Reading in Early Years to Key Stage 1:
Building a love of reading at an early age has a proven impact on a child’s learning, social skills, language development and engagement. It is not confined to reading specific books or even reading every night. The more you read with your child the more they learn from you. Strategies like using pictures to create stories and making up stories on your own will help inspire your child to explore many aspects of reading. The most important thing for children to learn is that reading is fun, it can be a lifelong passion, this skill will help them throughout their lives and that text comes in many different varieties that anyone can access and enjoy. At St. Luke’s we stress the importance of creating that early love of reading and exposing children to reading in many ways to allow them to find their own excitement and enthusiasm about reading.
Daily Supported Reading
Children are encouraged to read in small groups with adult support every day and engage in comprehension activities.
We use word banks, sentences for reading as well as texts that focus on the sounds they have recently learned.
Children are able to choose a book that excites them and take it home to share with the family. This is completely aimed at igniting a love of reading. Class texts are used to enhance their writing and engage them in the process. These books provide the connection between reading, writing, grammar, phonics and imagination. The planning focuses for 3-4 weeks on a single text, allowing them to explore multiple aspects of each story. Class reading books are chosen by the school to allow children to experience new and exciting texts that are above their reading levels. It is another time for them to sit back, listen, question and truly enjoy different aspects of reading.
This is a new programme we will be introducing that will offer families a collection of online books that children and families can share at their own pace. This excites children with the chance to win coins towards a game as they read and answer questions about their text. (more information to come).
Reading in Key Stage 2:
Reading is at the heart of all our learning across the curriculum. Our aim is to support children in developing their reading by exposing them to as many different reading genres as possible, while fostering excitement and love for reading. Here is an overview of how your child is being supported with their reading in Key Stage 2:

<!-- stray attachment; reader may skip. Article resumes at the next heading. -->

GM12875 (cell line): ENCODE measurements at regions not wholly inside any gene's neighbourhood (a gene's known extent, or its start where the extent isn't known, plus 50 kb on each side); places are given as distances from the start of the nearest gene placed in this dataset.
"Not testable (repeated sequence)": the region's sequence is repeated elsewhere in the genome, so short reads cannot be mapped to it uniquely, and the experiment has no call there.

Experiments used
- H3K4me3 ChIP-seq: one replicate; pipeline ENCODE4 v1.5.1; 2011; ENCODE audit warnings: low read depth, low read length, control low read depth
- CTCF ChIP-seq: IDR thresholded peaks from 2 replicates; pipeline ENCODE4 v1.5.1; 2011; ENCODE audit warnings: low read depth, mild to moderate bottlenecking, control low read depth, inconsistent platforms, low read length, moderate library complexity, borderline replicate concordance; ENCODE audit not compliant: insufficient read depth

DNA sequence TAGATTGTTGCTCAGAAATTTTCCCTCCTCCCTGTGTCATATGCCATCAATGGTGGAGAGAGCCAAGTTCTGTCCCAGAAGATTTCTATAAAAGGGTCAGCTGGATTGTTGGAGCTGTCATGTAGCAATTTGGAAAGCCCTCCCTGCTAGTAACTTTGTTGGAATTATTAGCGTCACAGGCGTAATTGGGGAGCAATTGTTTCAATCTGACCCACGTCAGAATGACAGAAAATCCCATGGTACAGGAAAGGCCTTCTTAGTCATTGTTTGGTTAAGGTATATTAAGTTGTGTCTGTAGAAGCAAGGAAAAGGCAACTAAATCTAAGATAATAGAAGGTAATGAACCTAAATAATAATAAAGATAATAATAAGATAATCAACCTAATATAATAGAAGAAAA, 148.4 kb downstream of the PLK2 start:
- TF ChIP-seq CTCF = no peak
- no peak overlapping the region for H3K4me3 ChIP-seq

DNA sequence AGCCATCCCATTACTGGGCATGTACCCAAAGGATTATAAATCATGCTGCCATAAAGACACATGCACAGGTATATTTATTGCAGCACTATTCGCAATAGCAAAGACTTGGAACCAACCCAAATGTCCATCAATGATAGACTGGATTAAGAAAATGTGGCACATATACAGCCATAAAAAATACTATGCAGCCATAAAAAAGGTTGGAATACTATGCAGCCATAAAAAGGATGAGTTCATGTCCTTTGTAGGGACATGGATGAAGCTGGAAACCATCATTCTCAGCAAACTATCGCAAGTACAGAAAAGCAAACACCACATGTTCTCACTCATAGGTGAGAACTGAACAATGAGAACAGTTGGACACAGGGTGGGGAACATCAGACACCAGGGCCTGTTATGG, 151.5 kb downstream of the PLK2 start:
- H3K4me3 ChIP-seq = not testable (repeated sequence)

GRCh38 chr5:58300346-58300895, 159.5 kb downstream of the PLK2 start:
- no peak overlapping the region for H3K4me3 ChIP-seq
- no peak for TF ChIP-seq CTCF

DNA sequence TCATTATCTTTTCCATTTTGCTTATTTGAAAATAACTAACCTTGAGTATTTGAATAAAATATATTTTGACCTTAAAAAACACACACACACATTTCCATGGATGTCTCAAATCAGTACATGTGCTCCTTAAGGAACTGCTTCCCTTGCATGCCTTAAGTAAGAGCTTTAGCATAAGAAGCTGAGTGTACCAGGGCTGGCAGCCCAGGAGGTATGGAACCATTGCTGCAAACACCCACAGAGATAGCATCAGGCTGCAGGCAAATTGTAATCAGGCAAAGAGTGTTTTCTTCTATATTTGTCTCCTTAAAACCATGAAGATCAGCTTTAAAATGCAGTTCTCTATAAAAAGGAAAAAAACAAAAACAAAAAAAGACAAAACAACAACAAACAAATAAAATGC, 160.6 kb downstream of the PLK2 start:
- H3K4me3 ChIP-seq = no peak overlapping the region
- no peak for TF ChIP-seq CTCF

The focus of every reading session is about generating excitement and love for reading. The children have a Destination Reader session every day and it lasts for about 40 minutes. During reading sessions, children are taught skills to help them develop a deeper understanding of what is being read. Children take part in class and group discussion. Key skills include: clarifying, predicting, asking questions, inference, making connections and summarising.
Accelerated Reader is a way of bench marking children to ensure that they have an appropriate reading book to support their development. Children take an initial reading test based around their reading comprehension skills. Then children are given their reading level and have the opportunity to take out a second library book that is within their reading level. We will be encouraging the children to bring these books home to read with an adult. After children read their book, they will take a short comprehension quiz based on the book. This process will continue until the end of each term so that children have a chance to read a variety of books. At the end of each term, they will then take another bench marking test to reassess their reading level. At parents evening, teachers will go over the results of these quizzes in more detail. We will also be setting up parent profiles so that you can login at home and see how your child is engaging with reading. Our aim is to support the children in developing their love of reading by making sure that the books they are reading are appropriately pitched.
Children visit the school's library weekly, where they have the opportunity to select a book that interests them.
Children’s English topics are linked to exciting books. The children produce lively pieces of writing based around different genres and characters.
Class teachers read to children daily. The class story is often linked to class topics and is slightly more challenging than the class text. Studies have shown that reading to children, even if they are independent readers, supports them in developing a greater range of vocabulary, which is important when the children are reading on their own.